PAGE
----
Skip to content Skip to footer
Jacob Gibbs

Using Netlify's Image CDN Beta in Jekyll

tech • 19 Jan 2024

Whilst I’m not anticipating this to be an image heavy blog, I did want to get the image process set from the start so that I wouldn’t end up in the scenario of having to rewrite image URLs or old posts months down the line.

After a little bit of browsing, I found that Netlify currently have an image CDN in beta. As I’m using Netlify for my hosting already (and it’s free!), it seemed like the perfect choice.

With Netlify Image CDN, you can transform images on demand without impacting build times. Netlify Image CDN also handles content negotiation to use the most efficient image format for the requesting client. Optimizing the size and format of your images improves both the runtime performance and reliability of your site. Transformations are integrated natively into the CDN so that repeated requests leverage layers of caching for improved performance.

Sounds great.

The process is very straightforward, you make a request to /.netlify/images with your specific query parameters to determine the required transformations & optimisations. All of the various configurations are detailed nicely in the Netlify docs.

As I’m using Jekyll as my static site generator, I still needed a way for me to preview the site locally with images before they’re deployed to Netlify. Thankfully, Jekyll offers environment variables that you can use within your if statements to change the source of the image.

I use a Jekyll include of _includes/img.html within my posts to keep the majority of the HTML out of the markdown - allowing me to just pass in the variables I care about; image filename, alt text & an optional class on the picture element. With the development env var, I just load the files locally from disk without any optimisation. However, when they get onto production they will be replaced with the correct URL to call the Netlify CDN, like so:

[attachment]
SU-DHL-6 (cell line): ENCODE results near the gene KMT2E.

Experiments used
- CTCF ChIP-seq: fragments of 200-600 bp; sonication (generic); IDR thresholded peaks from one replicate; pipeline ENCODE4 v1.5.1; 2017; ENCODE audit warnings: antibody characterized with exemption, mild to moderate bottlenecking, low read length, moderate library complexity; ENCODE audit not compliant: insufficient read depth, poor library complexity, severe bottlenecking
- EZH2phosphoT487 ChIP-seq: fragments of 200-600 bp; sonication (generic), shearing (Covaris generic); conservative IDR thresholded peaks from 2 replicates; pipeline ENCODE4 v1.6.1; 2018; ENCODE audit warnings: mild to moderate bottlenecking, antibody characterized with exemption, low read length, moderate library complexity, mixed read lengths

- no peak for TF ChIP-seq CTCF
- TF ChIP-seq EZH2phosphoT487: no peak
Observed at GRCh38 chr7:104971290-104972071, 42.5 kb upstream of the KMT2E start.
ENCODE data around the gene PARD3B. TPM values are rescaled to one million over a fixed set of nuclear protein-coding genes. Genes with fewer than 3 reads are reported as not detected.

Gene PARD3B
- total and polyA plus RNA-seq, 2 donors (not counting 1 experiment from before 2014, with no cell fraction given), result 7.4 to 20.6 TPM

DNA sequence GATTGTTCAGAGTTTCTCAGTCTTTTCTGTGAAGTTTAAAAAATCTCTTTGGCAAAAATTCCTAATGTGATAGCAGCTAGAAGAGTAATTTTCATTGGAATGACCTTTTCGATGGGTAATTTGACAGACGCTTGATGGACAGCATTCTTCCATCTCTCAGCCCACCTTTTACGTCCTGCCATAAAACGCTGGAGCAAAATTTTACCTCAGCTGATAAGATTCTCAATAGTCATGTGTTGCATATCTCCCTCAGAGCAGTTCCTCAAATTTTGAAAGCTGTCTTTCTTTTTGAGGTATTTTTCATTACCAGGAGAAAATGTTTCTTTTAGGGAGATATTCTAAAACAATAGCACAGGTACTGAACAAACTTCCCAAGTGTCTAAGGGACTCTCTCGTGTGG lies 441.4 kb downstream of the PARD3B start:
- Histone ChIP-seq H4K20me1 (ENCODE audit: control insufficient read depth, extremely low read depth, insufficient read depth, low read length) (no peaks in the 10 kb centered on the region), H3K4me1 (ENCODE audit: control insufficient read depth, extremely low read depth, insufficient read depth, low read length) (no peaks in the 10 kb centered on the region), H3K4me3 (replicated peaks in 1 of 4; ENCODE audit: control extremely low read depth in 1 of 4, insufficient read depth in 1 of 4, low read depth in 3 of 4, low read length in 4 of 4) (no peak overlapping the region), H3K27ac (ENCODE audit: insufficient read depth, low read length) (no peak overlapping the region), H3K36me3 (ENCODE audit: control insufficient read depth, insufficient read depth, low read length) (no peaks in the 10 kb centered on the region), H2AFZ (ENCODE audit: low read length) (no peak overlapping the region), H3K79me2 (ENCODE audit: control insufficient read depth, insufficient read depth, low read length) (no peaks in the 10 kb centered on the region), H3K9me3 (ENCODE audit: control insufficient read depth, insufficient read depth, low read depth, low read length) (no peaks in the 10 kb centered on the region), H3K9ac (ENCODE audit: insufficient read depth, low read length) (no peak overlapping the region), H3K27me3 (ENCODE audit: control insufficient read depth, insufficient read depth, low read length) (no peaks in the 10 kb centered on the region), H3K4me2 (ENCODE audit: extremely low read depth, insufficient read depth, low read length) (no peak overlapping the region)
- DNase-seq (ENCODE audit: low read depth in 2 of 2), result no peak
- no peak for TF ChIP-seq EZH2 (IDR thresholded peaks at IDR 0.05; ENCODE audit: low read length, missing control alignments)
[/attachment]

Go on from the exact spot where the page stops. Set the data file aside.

<picture class="{{include.class}}" >
  {%- if jekyll.environment == 'development' -%}
    <source srcset="/images/{{include.src}}">
  {%- else -%}
    <source srcset="{{include.src}}&fm=webp&q=75">
     {%- endif -%}

With all that, it means I can keep the actual image embed within my markdown posts pretty simple. The following is used to render the image below:

 {% include img.html src="graffiti.jpg" alt="A wall covered in colourful graffiti" %} 
A wall covered in colourful graffiti

There you have it, a nicely optimsed image converted to webp and served by Netlify’s CDN - all with the ability for me to still be able to preview my posts locally before I deploy.

Edit: For reference, I didn’t do any optimisation on the original image and it was coming in at 3.5MB locally, whereas the optimised image from Netlify is downloading at 297kB - a decent saving for very little effort on my part!

Reply to this post

If you want to chat further about this post,
please send me an email so that we can talk!
Reply via email

Keep reading posts from tech